Let me start by saying that I love powerlifting. There’s almost nothing like pushing and pulling heavy-ass weights around like you were Hercules, at least for a moment or two, and getting a new PR (personal record). Powerlifting helped me lose a lot of weight and shape me into a better person of character, and for that I will always be thankful. But, right now, it’s time for me to move on.

When I first started training, around 14, I was very haphazard in my approach. I really didn’t know what I was doing and for the longest time, all I did was bench (typical of a teenager, right?) Through the years, however, after trial and error, playing sports, exploring new things, and studying fitness and exercise, a powerlifting style of training is what stuck and made me interested in working-out. So, I began and got great results until it was cut short due to an injury…and usually another one after that.

I messed up my right knee more times than I can count, at one time had sporadic sciatica from injuring my back, recipient of a slight indent on the anterior side of my shoulder from partially tearing my left pectoral, and some other minor problems for good measure. All by the ripe age of 22.

Although some are from sport, like my early knee injuries, much of everything else has to do in large part because I beat up my body, especially recently, powerlifting. I tried my best to recover with good nutrition, sleep, rest, programming, foam rolling, stretching, etc., and it helped. In fact, it helped a lot. I remember most of my workouts I really didn’t feel sore at all. I felt great. That all can change in an instant, however, and I learned that the hard way.

My most recent and major problem I’ve been dealing with has been my back. It happened one year ago this month and I’m still feeling it’s lingering effects.

I remember that day I bench pressed 315lbs for the second time within a few weeks, but this time it felt different from the first. I tweaked my back pressing the weight up by noticing that my quadratus lumborum (QL) (a muscle that runs from your last rib along your lumbar spine to the top of your hip) felt really hot and throbbing. Like the stubborn knucklehead I am sometimes, I ignored it, and decided to do snatch jerks.

I got up to 185lbs and on my first attempt I feel my back “crunch!” I strained my QL–badly–and ended up injuring it again a few months later. I’m still trying to get it right and that’s one of the big reasons I’ve stopped powerlifting, so my back can make a full recovery. And even when it does, I don’t plan to start anytime soon.

In my humble opinion, I think powerlifting is awesome, but not sustainable long-term because of the shear stress and strain it puts the body under. People get seriously injured powerlifting and I don’t want a broken body when I’m older. HellI’m already broken! Why continue and get worse?

That’s why I’ve decided to give it up, at least for now and the near future, and focus strictly on body-weight exercises, conditioning, and HIIT for good fun.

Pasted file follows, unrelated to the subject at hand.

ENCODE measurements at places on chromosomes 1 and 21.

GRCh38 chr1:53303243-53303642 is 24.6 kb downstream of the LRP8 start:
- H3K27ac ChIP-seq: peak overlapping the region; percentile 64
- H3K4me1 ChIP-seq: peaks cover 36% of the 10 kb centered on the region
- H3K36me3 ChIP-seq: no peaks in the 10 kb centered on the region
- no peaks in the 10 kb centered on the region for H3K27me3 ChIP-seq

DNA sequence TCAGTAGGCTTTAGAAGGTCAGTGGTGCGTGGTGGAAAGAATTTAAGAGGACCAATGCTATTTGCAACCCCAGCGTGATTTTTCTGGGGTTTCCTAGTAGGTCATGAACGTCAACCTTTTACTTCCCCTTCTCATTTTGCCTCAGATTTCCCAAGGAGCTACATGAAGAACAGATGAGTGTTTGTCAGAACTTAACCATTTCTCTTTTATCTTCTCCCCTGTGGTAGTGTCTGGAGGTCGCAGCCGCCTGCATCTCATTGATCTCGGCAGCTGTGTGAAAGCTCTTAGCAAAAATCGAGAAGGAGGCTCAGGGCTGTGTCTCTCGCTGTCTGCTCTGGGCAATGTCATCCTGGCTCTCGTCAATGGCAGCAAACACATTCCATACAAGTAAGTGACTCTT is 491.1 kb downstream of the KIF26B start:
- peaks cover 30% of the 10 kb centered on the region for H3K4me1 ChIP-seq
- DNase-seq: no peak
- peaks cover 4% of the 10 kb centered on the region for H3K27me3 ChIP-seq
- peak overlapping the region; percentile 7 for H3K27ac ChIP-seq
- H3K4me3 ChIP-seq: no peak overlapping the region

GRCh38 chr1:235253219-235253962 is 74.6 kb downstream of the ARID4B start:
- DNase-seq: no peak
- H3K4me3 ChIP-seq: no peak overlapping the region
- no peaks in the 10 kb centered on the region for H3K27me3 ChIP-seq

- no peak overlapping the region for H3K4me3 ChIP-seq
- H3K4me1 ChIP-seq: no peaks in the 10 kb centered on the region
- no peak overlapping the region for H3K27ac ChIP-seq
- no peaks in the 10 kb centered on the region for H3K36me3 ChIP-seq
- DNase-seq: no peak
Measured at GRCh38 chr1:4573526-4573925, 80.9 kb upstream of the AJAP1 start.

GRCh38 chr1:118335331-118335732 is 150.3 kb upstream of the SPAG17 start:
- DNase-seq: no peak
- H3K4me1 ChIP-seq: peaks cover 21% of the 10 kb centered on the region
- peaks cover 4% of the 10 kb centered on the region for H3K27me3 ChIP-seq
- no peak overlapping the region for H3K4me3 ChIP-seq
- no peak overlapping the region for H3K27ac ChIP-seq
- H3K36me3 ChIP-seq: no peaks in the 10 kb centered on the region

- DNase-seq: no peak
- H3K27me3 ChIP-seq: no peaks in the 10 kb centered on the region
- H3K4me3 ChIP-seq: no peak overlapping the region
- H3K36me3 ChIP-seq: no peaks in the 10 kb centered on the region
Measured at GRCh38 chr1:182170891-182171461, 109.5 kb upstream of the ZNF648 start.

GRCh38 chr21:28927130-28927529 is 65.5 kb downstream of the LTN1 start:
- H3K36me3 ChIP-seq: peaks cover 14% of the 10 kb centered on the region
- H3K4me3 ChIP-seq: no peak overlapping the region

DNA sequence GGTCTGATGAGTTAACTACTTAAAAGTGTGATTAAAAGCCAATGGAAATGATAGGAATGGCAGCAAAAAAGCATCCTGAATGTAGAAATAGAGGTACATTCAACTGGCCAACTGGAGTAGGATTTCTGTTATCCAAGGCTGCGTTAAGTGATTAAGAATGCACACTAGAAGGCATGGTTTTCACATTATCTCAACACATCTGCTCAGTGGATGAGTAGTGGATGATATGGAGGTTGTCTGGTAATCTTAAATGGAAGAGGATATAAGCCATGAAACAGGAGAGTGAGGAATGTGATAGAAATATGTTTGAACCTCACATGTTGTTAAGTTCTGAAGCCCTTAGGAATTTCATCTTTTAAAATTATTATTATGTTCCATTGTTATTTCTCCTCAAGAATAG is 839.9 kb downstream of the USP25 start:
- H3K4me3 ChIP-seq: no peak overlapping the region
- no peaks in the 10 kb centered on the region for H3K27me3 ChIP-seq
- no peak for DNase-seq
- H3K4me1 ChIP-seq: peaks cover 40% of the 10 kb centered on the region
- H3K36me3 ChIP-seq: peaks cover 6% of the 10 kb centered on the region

The only exercise I do with weights are front and back squats and that is only once a week (usually lower weight and higher reps). I can tell you my back feels sooo much better now and I have kept a lot of the muscle mass I had before by making the switch to almost a completely body-weight focused exercise program for almost two months now. I’m able to train with more frequency, lingering pain has gone away, and I’m starting to lean up (I think because I’m losing excess fat from my old work-out routines I kept on because of powerlifiting).

This new fitness philosophy I have is based on physical sustainability, longevity, and athletic performance. Plain and simple. I have nothing but kind words to say so far and I really feel great. Pain is almost negligible, zero DOMS (delayed on-set muscle soreness), and I might be in the best cardiovascular strength ever. For the first time in forever, the thought of running a mile doesn’t sound daunting anymore. It actually sounds kind of fun…sometimes. Jokes aside, it’s something different, new, and the results have been great.

I’m not saying stop lifting weights or powerlift, absolutely not. It’s a great activity to be a part and the reward is certainly great. What I am saying is that you don’t have to be defined by one exercise or fitness ideology and most importantly, understand that your body is your greatest resource/asset and you shouldn’t hurt it to the point where it’s irreversible, regardless of fitness regimen. Be smart, keep it simple, and do something that you have fun with. That’s it.

What do you think? Tell me by leaving a comment down below.

As always, thanks for stopping by. If you’re a subscriber, thank you. If not, please subscribe. Until next time, be strong and be you.

Extra: Check out these articles to understand some of risks involved and how to get started with powerlifting:

(Photo Credit)

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5 thoughts on “Why I Stopped Powerlifting

  1. Hope you recover fully in a timely manner. I find it pretty cool how you took a different path to fitness and your lifestyle. Changing up your lifting routine/approach. It’s cool because you have the knowledge to diagnose your problems with injuries and pursue a different way to do what you love with fitness.

    Love reading your posts by the way

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